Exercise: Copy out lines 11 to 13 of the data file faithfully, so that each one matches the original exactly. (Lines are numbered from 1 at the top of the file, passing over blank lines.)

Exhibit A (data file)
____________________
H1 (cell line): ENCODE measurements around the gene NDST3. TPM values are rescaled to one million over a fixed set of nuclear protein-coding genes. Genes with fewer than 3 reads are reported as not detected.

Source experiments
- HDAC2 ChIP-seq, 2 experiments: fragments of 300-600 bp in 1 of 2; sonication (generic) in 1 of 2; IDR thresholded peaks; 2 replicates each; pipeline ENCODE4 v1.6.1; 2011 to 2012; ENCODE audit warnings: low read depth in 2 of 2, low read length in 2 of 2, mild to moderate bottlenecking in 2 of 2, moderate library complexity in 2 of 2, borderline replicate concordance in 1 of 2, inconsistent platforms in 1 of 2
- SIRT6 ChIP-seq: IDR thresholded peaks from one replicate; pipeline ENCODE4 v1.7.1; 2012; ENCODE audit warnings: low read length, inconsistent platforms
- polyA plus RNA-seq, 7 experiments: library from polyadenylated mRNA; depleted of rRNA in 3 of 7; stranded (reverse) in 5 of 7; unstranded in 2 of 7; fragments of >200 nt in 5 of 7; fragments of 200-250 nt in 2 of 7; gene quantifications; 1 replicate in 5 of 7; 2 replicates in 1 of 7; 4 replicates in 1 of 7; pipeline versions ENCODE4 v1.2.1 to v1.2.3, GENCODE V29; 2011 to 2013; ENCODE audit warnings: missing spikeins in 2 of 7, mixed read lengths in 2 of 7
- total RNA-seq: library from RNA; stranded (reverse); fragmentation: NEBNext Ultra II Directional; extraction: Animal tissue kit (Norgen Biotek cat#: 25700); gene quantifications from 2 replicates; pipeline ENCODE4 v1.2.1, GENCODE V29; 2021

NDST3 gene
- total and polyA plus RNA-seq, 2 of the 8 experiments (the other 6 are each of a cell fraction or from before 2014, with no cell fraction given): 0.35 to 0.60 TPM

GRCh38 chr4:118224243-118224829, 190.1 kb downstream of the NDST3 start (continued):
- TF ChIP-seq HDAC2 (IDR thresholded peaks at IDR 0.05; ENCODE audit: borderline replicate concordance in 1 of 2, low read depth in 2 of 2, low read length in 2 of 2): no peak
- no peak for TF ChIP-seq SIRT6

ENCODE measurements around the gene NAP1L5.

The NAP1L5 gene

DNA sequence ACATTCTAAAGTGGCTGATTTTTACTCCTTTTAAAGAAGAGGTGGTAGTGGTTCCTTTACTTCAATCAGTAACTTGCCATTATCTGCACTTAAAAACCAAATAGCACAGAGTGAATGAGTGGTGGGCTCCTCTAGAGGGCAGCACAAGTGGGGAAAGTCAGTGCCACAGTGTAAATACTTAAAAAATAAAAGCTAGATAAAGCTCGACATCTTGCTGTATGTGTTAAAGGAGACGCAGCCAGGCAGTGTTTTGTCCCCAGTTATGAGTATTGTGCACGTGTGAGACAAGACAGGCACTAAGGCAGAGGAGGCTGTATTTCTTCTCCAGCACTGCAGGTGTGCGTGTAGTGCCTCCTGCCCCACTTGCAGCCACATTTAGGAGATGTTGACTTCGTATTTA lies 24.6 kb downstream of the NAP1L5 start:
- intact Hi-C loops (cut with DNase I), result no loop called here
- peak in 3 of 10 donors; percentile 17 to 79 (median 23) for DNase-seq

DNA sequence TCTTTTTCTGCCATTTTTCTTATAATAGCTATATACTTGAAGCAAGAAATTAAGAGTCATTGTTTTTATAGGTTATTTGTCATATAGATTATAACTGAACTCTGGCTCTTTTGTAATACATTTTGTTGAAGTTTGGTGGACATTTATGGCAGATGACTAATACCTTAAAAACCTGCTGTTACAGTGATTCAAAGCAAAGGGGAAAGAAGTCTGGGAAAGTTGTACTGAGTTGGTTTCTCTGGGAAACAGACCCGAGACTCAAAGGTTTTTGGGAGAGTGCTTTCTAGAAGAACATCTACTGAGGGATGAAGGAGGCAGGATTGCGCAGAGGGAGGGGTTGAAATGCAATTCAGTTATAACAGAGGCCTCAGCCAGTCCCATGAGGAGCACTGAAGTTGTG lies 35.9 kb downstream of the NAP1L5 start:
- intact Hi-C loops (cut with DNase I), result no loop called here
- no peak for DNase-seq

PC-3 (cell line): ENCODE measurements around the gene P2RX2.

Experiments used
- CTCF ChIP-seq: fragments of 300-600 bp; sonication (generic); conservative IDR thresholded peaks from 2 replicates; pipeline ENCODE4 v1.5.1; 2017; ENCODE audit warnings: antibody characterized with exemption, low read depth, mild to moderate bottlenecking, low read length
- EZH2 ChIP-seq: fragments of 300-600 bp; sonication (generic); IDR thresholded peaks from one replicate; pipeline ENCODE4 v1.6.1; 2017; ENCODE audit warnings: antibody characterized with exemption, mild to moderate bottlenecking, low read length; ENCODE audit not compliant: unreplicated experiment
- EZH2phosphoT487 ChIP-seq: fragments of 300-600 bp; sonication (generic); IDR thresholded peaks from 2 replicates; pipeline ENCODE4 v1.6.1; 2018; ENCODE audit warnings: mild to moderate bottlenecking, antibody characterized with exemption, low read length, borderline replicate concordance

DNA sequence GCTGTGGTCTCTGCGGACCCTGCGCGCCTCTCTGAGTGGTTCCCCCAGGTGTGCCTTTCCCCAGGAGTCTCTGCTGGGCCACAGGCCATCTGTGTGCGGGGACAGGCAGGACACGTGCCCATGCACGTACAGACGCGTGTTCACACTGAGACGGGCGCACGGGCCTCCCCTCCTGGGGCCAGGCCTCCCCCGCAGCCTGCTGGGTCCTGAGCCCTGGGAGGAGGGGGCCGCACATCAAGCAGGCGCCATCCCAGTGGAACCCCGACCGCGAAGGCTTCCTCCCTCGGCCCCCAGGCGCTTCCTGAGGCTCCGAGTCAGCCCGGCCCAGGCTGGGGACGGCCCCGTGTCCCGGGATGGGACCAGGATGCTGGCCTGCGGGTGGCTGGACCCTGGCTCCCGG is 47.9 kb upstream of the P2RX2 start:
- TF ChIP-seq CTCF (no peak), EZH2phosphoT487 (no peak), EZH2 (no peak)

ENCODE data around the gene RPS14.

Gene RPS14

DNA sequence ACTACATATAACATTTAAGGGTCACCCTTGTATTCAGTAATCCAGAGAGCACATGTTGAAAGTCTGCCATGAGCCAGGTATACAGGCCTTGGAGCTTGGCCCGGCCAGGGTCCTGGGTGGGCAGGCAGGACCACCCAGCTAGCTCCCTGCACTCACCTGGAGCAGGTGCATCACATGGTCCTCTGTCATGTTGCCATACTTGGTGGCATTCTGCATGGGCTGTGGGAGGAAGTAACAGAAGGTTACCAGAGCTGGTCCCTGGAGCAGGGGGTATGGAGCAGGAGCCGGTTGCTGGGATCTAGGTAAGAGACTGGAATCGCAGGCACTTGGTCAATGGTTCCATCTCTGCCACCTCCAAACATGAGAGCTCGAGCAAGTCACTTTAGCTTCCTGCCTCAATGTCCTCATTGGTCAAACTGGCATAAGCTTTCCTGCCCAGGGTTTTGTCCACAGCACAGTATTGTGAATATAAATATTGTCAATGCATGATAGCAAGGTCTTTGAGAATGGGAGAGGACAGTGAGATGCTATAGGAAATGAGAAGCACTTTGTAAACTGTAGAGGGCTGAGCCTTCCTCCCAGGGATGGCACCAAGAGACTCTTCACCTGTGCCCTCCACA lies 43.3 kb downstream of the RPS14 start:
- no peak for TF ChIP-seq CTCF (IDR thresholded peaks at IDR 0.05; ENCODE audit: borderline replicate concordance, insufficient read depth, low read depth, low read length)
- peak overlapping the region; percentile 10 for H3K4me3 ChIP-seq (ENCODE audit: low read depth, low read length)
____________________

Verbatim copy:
- no peak for TF ChIP-seq SIRT6

ENCODE measurements around the gene NAP1L5.

The NAP1L5 gene